GE Avoids Paying Taxes – Gets a Return Instead – Update – GE Isn’t the Only One

See update below.

The next time you hear some lefty whining that the rich aren’t paying their fair share, tell him to tell it to Jeffrey Immelt, one of President Obama’s favorite crony capitalists. Immelt’s company, General Electric, is so good at avoiding taxes, they’re actually getting a check from Uncle Sam, according to the New York Times.

The company reported worldwide profits of $14.2 billion, and said $5.1 billion of the total came from its operations in the United States.

Its American tax bill? None. In fact, G.E. claimed a tax benefit of $3.2 billion.

That may be hard to fathom for the millions of American business owners and households now preparing their own returns, but low taxes are nothing new for G.E. The company has been cutting the percentage of its American profits paid to the Internal Revenue Service for years, resulting in a far lower rate than at most multinational companies.

Its extraordinary success is based on an aggressive strategy that mixes fierce lobbying for tax breaks and innovative accounting that enables it to concentrate its profits offshore.

I’ll remember this when we write our tax check this year, and I’ll add it to the list of reasons I never buy GE products.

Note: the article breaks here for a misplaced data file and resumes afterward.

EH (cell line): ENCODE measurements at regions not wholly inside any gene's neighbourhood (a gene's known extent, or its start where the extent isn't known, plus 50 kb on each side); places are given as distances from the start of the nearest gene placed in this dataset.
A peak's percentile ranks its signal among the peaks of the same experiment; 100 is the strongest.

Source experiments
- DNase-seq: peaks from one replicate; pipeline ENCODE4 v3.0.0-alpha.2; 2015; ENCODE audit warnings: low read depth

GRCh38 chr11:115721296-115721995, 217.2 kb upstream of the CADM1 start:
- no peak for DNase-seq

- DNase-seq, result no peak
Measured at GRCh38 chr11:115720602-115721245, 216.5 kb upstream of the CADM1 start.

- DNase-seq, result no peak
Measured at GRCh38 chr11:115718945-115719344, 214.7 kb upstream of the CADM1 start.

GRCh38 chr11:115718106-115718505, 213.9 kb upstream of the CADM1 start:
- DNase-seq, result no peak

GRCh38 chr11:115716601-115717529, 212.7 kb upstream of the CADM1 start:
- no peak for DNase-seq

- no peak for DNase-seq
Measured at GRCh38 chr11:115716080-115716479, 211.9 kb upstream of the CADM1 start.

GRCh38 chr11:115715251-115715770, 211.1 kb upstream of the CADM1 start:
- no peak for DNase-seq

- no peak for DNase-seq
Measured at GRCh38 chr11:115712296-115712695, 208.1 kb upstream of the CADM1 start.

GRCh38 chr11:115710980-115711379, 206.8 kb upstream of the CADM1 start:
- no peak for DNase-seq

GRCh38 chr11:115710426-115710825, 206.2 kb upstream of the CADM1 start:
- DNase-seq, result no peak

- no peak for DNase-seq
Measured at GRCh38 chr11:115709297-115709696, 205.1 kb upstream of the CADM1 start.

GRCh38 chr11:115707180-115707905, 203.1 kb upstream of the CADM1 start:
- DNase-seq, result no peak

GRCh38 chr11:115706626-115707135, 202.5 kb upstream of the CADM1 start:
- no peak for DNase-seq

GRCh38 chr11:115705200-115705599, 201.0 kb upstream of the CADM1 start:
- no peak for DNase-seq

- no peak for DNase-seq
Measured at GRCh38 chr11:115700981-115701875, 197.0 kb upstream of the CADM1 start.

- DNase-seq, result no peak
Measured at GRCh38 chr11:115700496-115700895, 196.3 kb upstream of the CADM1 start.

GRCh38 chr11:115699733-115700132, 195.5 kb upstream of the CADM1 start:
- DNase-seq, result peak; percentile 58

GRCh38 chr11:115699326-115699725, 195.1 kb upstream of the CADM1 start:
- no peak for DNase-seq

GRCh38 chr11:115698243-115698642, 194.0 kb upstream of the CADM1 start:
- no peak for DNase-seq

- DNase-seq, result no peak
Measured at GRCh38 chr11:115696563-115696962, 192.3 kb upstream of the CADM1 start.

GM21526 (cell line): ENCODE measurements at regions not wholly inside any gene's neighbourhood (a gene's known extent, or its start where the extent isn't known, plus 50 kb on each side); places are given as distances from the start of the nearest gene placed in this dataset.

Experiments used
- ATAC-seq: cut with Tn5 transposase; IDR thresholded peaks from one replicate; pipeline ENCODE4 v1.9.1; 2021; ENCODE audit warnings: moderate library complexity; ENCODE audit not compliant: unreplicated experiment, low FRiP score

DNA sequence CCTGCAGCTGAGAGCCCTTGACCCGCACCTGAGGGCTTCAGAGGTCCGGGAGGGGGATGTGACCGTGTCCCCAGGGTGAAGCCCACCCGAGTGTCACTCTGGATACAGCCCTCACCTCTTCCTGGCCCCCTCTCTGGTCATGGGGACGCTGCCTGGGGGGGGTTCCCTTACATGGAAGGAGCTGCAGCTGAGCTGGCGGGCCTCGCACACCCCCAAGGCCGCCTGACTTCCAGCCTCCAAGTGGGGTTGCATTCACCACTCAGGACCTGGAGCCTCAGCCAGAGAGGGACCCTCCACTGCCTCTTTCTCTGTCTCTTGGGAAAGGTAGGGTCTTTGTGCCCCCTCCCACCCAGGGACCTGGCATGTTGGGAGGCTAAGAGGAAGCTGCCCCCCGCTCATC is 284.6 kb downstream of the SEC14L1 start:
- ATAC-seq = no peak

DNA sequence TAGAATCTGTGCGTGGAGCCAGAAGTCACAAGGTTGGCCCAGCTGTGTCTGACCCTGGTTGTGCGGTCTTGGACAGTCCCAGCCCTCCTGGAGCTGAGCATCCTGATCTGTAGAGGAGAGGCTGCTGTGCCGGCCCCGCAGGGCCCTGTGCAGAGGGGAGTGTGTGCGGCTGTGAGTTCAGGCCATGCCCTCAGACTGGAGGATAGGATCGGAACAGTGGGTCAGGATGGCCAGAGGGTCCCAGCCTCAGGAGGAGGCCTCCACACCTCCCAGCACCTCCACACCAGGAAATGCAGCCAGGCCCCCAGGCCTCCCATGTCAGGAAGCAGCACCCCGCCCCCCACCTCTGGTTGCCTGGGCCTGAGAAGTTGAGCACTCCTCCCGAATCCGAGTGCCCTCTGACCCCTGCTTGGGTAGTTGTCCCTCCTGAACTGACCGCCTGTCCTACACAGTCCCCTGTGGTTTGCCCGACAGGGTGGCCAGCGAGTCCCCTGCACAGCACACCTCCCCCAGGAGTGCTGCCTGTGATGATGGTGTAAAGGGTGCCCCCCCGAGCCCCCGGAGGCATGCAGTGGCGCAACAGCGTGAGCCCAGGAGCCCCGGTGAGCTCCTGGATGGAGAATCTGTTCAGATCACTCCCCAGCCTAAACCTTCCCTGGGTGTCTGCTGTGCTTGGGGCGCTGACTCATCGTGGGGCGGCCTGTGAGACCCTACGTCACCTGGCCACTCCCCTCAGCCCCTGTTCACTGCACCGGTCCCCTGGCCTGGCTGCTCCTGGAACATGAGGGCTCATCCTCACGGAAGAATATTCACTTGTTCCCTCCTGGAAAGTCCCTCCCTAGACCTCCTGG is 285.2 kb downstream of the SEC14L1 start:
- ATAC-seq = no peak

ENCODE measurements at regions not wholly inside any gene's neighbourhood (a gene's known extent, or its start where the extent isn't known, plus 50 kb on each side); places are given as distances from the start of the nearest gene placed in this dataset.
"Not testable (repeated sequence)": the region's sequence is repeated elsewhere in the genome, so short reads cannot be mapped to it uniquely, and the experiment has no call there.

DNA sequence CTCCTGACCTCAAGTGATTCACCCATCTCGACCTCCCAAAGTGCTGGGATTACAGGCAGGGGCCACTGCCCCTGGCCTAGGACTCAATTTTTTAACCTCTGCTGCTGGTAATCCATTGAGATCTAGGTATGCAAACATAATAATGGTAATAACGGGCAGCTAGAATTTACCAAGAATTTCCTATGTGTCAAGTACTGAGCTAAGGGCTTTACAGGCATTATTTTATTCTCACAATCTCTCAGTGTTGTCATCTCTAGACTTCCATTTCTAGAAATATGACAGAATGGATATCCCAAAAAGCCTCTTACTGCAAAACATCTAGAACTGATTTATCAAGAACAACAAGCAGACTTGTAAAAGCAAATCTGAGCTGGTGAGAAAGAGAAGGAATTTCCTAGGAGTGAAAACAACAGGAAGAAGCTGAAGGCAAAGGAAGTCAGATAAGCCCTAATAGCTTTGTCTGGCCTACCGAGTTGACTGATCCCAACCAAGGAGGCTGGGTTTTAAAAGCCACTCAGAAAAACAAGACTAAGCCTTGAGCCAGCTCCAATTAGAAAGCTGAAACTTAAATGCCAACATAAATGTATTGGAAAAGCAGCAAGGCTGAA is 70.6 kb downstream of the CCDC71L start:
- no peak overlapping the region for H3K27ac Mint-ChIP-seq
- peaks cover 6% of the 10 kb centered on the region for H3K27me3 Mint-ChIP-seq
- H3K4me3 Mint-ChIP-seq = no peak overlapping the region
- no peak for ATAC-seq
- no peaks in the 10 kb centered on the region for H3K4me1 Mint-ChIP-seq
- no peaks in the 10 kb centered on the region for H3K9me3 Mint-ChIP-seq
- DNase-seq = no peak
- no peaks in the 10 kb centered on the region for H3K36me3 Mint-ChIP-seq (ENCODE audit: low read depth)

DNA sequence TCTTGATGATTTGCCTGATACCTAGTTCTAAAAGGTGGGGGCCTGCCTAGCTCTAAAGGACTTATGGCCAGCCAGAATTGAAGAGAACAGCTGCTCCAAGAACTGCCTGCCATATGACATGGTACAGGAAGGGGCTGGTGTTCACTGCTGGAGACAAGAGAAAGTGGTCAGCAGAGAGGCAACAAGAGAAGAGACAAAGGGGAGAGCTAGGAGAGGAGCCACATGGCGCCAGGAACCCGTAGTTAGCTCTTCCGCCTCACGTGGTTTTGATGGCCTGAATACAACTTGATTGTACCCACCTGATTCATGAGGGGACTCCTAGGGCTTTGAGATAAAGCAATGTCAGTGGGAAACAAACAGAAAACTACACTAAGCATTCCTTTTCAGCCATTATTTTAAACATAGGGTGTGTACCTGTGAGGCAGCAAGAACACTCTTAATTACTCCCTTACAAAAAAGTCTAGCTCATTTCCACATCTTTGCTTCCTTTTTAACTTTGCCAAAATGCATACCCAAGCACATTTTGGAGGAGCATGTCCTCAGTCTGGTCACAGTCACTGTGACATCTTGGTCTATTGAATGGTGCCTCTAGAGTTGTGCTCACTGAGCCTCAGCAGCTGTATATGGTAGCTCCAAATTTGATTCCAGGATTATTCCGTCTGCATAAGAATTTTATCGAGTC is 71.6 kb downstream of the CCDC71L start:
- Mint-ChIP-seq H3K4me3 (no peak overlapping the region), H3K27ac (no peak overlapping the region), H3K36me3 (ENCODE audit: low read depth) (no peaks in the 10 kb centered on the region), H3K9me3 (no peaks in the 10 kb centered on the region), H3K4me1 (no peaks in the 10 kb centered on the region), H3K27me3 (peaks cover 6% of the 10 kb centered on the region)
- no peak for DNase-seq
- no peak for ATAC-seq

Update: Thanks to reader Kevin for reminding me about the sweet tax breaks given to Government General Motors. If only their investors got such special treatment. The Wall Street Journal reported last year that GM could be free from taxes – for years! CNN did a follow up report last month. It’s gross.

The U.S. Treasury is giving up $14 billion in tax revenue because of a sweetheart deal it’s giving General Motors.

The automaker is expected to post its first profitable year since 2004 when it reports fourth-quarter results on Thursday. But GM won’t have to worry about being hit with a big tax bill because billions in previous losses will provide shelter for years to come.

That break will reduce GM’s U.S. tax bill by an estimated $14 billion in the coming years, and its global taxes by close to $19 billion, according to a company filing.

Companies typically get a break on future taxes because of past losses. But in most cases they lose that tax break during bankruptcy, because the losses are offset by the “income” the company receives from shedding its debt.

Read the whole thing and try not to puke. Our government is picking the winners, and deciding who is exempt from paying the taxes they impose on the rest of us. It’s disgusting.